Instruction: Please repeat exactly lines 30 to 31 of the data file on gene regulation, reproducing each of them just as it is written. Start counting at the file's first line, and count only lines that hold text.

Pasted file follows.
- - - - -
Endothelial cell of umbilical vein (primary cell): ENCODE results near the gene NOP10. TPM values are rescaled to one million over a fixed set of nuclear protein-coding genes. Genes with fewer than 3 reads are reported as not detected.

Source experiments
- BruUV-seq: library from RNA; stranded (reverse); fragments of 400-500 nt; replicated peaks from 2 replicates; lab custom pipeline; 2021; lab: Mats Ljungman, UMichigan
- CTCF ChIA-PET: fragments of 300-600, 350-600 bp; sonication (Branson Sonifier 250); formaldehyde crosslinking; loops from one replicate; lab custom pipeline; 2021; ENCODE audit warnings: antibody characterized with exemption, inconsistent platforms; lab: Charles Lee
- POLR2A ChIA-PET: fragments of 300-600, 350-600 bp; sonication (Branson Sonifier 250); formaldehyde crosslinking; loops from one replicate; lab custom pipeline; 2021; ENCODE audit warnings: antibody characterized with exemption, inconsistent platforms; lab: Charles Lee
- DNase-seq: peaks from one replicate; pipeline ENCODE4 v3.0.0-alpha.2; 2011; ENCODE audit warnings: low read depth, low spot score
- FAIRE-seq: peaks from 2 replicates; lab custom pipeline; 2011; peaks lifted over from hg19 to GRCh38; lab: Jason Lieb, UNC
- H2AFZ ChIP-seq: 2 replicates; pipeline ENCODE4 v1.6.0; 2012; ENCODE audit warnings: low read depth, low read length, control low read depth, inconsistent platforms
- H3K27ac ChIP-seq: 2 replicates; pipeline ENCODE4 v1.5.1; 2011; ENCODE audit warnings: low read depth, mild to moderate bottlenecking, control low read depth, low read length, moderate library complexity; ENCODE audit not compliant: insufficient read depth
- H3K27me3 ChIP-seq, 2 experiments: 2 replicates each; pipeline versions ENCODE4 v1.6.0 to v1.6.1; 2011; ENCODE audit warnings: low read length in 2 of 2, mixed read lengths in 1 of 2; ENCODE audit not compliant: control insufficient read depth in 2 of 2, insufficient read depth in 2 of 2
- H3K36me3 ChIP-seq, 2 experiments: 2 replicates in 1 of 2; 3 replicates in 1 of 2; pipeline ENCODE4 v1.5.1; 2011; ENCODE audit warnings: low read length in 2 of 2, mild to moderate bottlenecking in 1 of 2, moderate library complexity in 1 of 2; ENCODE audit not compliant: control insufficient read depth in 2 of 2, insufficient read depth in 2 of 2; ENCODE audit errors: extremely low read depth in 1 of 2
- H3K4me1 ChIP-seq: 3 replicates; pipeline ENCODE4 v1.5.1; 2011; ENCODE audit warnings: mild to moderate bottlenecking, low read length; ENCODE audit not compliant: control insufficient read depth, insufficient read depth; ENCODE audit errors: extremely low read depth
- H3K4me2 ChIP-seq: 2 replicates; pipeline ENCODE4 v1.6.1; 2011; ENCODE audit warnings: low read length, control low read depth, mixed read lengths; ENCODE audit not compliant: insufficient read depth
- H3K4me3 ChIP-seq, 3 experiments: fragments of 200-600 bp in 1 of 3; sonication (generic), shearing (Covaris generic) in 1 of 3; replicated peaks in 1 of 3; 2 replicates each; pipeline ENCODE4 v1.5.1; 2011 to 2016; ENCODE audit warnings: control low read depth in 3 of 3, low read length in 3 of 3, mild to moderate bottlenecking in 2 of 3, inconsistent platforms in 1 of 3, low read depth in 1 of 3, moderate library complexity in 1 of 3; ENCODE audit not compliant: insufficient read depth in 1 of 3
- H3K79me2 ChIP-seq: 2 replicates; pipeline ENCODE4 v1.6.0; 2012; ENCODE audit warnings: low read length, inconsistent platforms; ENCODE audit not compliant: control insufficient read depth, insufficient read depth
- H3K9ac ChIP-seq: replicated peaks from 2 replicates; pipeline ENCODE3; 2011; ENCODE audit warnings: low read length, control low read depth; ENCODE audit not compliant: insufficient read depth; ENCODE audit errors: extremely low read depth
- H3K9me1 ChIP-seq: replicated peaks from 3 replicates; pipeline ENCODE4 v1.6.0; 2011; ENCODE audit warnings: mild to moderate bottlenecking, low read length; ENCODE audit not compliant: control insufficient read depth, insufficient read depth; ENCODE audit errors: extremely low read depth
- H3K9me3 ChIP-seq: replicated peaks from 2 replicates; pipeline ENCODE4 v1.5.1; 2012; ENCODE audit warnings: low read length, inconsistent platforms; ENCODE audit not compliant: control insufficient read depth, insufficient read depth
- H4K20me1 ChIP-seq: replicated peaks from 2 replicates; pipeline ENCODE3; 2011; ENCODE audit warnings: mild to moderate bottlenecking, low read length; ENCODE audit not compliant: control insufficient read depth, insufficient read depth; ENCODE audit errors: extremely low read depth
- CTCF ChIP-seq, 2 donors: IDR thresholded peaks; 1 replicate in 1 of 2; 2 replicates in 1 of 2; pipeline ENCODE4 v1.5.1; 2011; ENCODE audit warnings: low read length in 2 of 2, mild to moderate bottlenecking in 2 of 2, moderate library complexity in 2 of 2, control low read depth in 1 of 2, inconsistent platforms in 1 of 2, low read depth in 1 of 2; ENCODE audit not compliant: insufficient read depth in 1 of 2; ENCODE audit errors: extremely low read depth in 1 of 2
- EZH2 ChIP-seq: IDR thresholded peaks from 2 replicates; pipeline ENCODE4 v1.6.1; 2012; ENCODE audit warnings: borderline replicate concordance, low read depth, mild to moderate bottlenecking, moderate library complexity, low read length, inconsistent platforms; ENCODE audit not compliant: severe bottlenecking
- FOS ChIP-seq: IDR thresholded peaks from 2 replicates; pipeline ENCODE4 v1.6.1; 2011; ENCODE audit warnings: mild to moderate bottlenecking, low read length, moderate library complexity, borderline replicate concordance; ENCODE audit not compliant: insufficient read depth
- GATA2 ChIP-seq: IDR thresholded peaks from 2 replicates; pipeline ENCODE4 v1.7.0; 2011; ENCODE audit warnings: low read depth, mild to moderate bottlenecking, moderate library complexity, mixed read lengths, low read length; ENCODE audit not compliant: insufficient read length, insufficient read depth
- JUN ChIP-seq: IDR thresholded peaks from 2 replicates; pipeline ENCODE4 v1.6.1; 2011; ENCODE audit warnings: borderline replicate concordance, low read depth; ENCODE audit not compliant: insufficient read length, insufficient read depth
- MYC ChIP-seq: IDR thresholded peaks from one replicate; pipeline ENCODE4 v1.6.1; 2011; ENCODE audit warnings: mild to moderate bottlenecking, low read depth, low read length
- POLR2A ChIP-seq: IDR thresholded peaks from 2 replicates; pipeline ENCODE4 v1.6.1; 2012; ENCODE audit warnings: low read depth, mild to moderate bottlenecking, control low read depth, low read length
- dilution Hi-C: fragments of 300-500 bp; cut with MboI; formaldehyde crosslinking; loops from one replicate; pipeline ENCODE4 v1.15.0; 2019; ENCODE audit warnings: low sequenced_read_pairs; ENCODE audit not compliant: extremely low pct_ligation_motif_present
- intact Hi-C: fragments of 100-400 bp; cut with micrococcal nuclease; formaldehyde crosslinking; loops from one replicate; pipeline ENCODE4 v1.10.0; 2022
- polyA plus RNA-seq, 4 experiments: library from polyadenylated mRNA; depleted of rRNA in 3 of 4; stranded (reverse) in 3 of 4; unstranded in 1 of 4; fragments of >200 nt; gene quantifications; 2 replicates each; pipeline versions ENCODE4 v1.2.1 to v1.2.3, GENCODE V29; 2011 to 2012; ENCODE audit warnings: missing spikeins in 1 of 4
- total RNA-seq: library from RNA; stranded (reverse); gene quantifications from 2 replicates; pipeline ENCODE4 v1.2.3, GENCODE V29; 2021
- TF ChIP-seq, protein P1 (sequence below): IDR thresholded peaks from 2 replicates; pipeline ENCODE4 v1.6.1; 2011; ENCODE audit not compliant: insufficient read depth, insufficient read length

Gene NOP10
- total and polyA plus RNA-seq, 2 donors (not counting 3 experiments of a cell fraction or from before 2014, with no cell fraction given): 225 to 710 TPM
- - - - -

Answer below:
- total RNA-seq: library from RNA; stranded (reverse); gene quantifications from 2 replicates; pipeline ENCODE4 v1.2.3, GENCODE V29; 2021
- TF ChIP-seq, protein P1 (sequence below): IDR thresholded peaks from 2 replicates; pipeline ENCODE4 v1.6.1; 2011; ENCODE audit not compliant: insufficient read depth, insufficient read length